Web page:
Friday, August 21, 2009

Thoughts on Parenting Deliberately

When I was eight months pregnant with Connor, a colleague of Scott's and his family came to our new home for dinner. We had moved from Colorado Springs only a few months before and were trying to get to know people in this area. We (and our families) had worked really hard on our new home to prepare for Connor's arrival. Connor's room had a blue sky ceiling and blue and yellow walls with a classic Winnie the Pooh border. Grammy had made curtains and a wonderful quilt for his bed and the room was perfect. Clothes had been washed and hung, bed made, stuffed animals carefully placed, glider in the corner with a delightful Pooh bear lamp and a table to hold water and books while nursing, in short all that was missing was a baby. (okay, I admit it was a little obsessive but that's just how I am!) We invited this family to see the baby's room. Promptly their 3 yr old daughter scaled the crib and began throwing everything out of the crib. She grabbed one of the Winnie the Pooh's and declared she was taking it home. The parents said, "Now, honey, you can't that's not yours". The girl starting throwing a fit, IN CONNOR'S CRIB. The parents said to us, "We'll just leave her there for awhile". In disbelief, I said, "No, I don't think so." I grabbed the girl out of the crib and took the bear out of her hands. The parents stood by and did nothing. I was not a happy pregnant woman (not that I was ever a really happy pregnant woman, but still). They reluctantly grabbed their still screaming daughter and made their exit. I fumed and fretted over this for hours as I put Connor's room back into pristine condition. I finally came to the realization that I had been bad mouthing this little girl and in reality it was the parent's fault. They had allowed this behavior to continue and had done nothing to stop it. That little girl was only doing what all of us in our sin nature do, namely put ourselves and our needs first. It was the parents responsibility to train this child out of this behavior. I came to decision that day that I would do everything in my power to NEVER have my children thought and spoken of in those negative terms by anyone. It was probably one of the most pivotal parenting moments of my early Mom days. It started me on a path of watching good parenting moments of others and trying to copy them (and find out what books they read) and watching bad parenting moments and deciding not to do that! It made me realize that I had to be deliberate in parenting. I had to have a plan and had to put that plan into proctive. It was our job and responsibility for this beloved child.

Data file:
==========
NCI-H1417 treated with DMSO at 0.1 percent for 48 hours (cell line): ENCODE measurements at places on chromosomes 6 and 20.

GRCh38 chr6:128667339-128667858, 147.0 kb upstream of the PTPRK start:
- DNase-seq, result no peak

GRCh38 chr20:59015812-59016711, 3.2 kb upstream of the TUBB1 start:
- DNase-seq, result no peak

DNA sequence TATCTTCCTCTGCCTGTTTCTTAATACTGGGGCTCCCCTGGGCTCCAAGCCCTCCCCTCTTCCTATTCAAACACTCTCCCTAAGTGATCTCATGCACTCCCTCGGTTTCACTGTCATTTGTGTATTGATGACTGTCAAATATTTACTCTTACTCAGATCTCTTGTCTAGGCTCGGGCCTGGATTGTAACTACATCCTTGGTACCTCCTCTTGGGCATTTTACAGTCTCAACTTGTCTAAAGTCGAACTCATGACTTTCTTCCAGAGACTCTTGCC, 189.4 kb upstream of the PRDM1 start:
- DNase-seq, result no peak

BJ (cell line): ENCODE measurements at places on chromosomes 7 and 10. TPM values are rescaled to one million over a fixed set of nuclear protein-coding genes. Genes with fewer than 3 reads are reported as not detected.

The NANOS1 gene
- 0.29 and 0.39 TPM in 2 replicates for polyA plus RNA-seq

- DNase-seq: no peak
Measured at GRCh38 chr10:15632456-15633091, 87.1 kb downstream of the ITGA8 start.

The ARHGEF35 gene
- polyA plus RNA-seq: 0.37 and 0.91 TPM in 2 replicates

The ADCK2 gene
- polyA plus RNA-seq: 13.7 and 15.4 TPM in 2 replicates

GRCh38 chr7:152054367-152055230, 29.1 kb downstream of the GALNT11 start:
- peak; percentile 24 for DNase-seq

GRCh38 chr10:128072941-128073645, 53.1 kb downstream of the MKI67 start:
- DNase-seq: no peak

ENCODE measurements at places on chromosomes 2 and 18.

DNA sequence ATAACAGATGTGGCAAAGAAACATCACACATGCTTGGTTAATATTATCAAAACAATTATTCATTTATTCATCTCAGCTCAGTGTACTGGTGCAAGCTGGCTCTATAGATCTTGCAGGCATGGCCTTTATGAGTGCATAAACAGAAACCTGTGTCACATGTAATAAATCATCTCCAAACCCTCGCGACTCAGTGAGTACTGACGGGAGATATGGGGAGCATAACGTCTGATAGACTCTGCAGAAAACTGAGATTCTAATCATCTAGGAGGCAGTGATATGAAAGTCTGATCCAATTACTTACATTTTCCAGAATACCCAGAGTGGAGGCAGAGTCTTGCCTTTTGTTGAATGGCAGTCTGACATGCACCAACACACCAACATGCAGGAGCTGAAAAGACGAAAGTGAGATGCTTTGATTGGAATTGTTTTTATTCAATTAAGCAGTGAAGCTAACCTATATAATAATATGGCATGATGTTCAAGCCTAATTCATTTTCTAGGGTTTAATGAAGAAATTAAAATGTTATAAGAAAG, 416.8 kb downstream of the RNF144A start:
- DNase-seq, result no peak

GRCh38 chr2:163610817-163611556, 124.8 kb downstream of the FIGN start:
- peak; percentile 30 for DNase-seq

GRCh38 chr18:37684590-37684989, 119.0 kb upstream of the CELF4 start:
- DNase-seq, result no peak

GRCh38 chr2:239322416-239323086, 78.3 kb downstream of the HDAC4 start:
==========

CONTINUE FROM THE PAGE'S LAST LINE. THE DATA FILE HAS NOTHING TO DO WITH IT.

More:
With that in mind, I am going to encourage all of you to make goals for your children and then do whatever you can to help them to accomplish them.

Here's one of my earlier posts on goals and family purpose:

Recently, we were challenged to make sure we have a working family purpose. I thought I would share what we've learned and how to make a family purpose. Oh, and goals for each of the kids too! The examples are our family purpose and objectives and the kids goals. My poor kids don't know how often I've used them as the example of good and bad behavior! I'll have to raise their allowance.

Family Purpose

Write an overall purpose statement for your family, making sure it reflects the morals and values of your family. Start with “Our purpose as a family is....” Make your statement as precise and simple as possible.
Example : “Our purpose as a family is to bring glory to God through the love and choices we make as individuals and corporately as a family.”

State in a phrase or sentence an objective in fulfilling your purpose statement. Begin your statement with “to...” and complete your statement in such a way that you would see your purpose statement fulfilled.
Example : “To raise our children to be Godly young men and women filled with integrity and joy, who will be leaders for Christ in their homes, churches and country.”
Carefully consider individual goals for each family member. We make goals in three areas, spiritual, personal and academic (for our children) each year and have three goals per area..
Example : For our oldest son, here are the goals he is currently working on
Spiritual – self control over his emotions and tongue Gal 5:22-23
Personal – maintain responsibility over belongings (coats, piano bags, sports equipment) Eph 6:1-2
Academic – have multiplication and division tables memorized through 12

Carefully consider these goals and make sure they meet these criteria:
1.Are they biblical?
2.Do I have a verse or moral reason why to support these?
3.Do they fit out purpose as a family?
4.Do they bring glory to God or glory to us?

Post these in a spot where you can see them regularly and pick a goal to work on weekly or monthly, include your children and them pick the goal they want to work on

I hope you can sit down with your spouse and make a family plan. The beginning of school is a great time to do that. We just finished ours and looked over last years and it was really encouraging to note the personal and spiritual growth of the kids. Praise God!


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